4. Being able to control your emotions. I don't want to sound mean, but it's true! It is important to control yourself because people can be really judgmental. Be able to take constructive criticism on a coordinate without feeling like its a personal attack. Don't be so jealous of someone who gets to wear your dream dress, it will only harbor bad feelings and make you feel worse about not owning it. Don't go around exposing dirty laundry because you had a fight with another lolita. It creates a vicious cycle of bullies. Write your feelings out in a diary. Talk about them to someone completely outside the fashion. Close your laptop or take a break from meetups if you need to.

5. Have self-confidence. Lolita fashion is about expressing yourself, so don't be afraid or ashamed to do so! You can be any size, color, gender, or religion to be a lolita. You can like any kind of music, movies, food, animals, colors, etc. Lolita should be about what makes you feel beautiful, creative, and confident! If you don't have the confidence to wear lolita outside the house or try out a new substyle, you'll only limit yourself.

6. Know how to make a good coordinate. Unlike jeans and t-shirts, lolita takes a lot more effort to create an outfit. You have to juggle so many different elements, from blouses and socks to hair and makeup, that putting together an outfit is a vital skill. It isn't guaranteed that you'll be able to snag every matching piece from a series, so finding accessories and headwear that match is challenging. Knowing how to balance accent colors - or add whole new ones! - can really make your outfit shine. Take a look at my video for tips on how I make my coordinates.

7. Learn how to hand wash. Personally, I have never taken any of my clothes to the dry cleaners. Even when I was selling a courdroy and velvet piece, I carefully scrubbed the stain with a tooth brush and baking soda and lemon juice. Learning how to take care of your lolita by yourself will save you a lot of money and headache when stains arrive. Whether you need to spot-remove a small stain in a public restroom sink or tenderly clean not-colorfast prints, knowing the proper cleaning methods for a variety of stains and smells is a great tool to have in your lolita skill belt.

What other skills do you think lolitas should have?

17 September 2016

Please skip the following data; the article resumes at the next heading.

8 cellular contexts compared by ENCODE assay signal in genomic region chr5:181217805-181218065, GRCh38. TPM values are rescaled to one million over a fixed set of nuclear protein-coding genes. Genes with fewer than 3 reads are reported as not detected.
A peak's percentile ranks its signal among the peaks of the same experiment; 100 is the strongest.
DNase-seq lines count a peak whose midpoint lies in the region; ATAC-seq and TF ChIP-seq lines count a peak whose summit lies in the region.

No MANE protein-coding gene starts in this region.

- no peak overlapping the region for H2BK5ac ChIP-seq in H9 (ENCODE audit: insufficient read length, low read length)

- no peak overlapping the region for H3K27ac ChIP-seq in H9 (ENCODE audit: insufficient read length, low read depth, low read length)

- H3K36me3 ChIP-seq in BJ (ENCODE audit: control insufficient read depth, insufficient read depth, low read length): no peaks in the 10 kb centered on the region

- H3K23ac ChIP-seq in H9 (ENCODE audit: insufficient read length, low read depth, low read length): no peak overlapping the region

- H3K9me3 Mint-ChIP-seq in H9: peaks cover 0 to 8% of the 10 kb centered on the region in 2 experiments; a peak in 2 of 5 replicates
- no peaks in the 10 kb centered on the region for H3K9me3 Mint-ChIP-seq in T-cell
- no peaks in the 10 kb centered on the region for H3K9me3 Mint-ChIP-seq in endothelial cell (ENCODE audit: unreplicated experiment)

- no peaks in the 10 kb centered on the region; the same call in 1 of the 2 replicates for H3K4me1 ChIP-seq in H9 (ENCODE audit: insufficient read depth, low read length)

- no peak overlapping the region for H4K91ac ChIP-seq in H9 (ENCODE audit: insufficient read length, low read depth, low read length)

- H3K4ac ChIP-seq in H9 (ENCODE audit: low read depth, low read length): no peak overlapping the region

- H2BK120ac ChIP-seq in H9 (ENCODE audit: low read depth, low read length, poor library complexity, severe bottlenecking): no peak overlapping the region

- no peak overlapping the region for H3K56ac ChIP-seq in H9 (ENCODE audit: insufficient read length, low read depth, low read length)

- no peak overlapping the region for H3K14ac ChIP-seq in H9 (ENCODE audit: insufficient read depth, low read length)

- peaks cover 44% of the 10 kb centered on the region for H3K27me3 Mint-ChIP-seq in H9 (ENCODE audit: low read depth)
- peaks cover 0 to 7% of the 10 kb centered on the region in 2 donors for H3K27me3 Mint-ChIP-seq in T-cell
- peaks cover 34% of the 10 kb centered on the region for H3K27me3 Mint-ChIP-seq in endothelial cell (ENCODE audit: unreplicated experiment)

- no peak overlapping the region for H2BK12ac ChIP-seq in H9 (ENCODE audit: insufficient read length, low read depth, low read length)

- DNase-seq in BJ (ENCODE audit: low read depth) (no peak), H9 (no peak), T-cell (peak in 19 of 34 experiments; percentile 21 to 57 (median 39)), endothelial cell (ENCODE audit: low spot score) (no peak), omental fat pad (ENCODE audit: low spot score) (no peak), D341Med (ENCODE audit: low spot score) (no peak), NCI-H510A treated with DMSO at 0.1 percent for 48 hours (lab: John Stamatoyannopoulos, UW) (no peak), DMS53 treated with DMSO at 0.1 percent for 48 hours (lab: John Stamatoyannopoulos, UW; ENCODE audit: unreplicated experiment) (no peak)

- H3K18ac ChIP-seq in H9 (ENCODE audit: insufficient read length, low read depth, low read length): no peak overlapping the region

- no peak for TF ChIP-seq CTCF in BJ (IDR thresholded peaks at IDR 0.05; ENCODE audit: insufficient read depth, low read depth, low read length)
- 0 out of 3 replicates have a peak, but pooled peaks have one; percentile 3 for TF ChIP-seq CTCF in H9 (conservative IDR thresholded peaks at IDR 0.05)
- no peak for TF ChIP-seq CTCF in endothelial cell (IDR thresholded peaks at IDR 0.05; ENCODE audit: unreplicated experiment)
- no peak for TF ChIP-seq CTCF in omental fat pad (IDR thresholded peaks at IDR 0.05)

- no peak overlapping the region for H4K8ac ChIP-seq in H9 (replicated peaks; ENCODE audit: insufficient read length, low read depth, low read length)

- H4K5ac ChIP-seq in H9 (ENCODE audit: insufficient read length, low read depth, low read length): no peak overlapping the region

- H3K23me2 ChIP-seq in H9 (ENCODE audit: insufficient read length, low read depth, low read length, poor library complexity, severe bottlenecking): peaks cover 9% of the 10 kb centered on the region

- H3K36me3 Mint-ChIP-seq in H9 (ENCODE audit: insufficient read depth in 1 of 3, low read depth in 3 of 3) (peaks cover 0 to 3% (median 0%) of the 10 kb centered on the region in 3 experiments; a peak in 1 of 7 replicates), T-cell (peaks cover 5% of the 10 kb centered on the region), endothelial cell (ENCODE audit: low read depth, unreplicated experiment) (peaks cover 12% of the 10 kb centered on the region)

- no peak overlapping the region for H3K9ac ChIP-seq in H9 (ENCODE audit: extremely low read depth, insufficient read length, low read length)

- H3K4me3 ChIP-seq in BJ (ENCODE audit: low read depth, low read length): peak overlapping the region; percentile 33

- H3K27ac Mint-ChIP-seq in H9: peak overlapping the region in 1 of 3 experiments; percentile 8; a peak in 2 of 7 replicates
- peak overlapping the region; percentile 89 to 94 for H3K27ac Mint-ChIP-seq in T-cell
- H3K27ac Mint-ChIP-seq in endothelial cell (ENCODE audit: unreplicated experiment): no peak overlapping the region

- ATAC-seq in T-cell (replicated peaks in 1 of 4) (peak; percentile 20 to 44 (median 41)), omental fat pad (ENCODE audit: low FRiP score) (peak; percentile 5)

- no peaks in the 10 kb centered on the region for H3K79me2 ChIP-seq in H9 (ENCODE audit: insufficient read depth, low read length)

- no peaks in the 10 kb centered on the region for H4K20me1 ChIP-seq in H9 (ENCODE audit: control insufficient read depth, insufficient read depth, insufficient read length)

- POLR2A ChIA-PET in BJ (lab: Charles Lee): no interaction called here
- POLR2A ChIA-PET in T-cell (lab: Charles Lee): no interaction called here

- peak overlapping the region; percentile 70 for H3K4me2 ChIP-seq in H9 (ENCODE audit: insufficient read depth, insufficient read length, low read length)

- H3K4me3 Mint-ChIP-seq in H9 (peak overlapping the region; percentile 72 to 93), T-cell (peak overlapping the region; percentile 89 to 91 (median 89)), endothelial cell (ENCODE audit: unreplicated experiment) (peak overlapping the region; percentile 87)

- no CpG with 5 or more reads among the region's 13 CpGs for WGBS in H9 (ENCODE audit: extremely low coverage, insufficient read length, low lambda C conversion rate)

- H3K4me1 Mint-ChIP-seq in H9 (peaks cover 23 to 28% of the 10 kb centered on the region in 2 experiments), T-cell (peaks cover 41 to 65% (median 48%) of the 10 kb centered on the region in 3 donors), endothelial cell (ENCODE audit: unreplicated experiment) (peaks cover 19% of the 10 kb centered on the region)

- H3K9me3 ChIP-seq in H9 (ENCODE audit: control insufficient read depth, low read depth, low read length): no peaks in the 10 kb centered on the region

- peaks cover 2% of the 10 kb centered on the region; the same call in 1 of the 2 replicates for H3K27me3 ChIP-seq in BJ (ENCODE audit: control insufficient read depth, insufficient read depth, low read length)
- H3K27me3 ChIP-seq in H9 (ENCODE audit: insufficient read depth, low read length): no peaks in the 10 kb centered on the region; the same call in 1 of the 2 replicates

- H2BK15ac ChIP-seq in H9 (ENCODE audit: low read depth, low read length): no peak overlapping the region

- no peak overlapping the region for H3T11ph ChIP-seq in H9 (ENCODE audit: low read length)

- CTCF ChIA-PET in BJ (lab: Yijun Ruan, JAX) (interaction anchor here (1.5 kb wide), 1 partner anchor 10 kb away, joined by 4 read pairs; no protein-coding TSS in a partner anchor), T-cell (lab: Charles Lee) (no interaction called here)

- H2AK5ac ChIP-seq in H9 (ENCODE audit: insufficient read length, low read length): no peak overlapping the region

Discussion: The Stagnant Lolita Re-Sale Market

Have you noticed a slump in the lolita second hand market? I have. And a lot of my friends online have too. One of them posted on Facebook asking about everyone's thoughts about why it is so hard to sell things right now, and the answers she got were amazing and really thought-provoking.

I've curated and combined a lot of those ideas, and some of my own, into a not-so-concise list for you here.

Please take this post with a grain of salt. I never mean to be argumentative, judgemental, or complaining. I think economic dynamics are fascinating and hope to generate discussion and thought about this topic.
Image courtesy of my friend Becky

Many combined factors contribute to market slumps

One reason for the current slump is that brands make overwhelmingly popular releases during the Autumn/Winter season. Halloween, Christmas, Chocolate, Tartan, and everything else that is usually released during this time is popular. Many lolitas are saving up for these new releases and thus not buying second hand items.

In addition to autumn and winter being a great season for design, summer is a bad season in general. The heat often means that many lolitas take a break during summer. They wear it less and buy less.

Another reason is that there seems to be a trend of "new old school" and a slight simplification for OTT. If you notice, Angelic Pretty has been releasing more and more intricate prints that turn many lolitas off of recent releases. The current trends for detailed, but un-printed pieces also drives down demand and price for the more bold prints.

The value of currencies commonly used to purchase lolita have been unstable lately. Because of Brexit, intentional deflation and inflation of the yuan and yen, crackdown of China's corruption laws, etc. all lead to an unstable market. People are less likely to make impulse buys, are more likely to thrift for cheaper second hand items, and are less likely to order from overseas sellers with unfavorable conversion rates.

Brands are producing more and more. New taobao and indie brands are popping out releases like crazy, and even major brands are releasing multiple series a month. When I talked to Alice and the Pirates designer recently, Tomomi Nakamura, she mentioned how the company has hired a new designer to keep up with the increased production demand. Not only are there more new items, but brands are putting out many rereleases which drives down the price for previously rare items.

In addition to more and more items, the accessibility of lolita has dramatically increased. When I first started lolita, it was difficult to get things shipped from Japan. Now, its easier than ever before to order things and get them fast. With the fashion becoming more well-known on the internet and greater accessibility to lolita, we are seeing a tidal wave of newbies who just want to try it out. Trying out a new fashion is fine, but often "leaving lolita sales" are sparse and show that the seller had only just started. I get the feeling that Tumblr and fast-fashion culture is a major contributor to this ridiculously quick turn-over of items.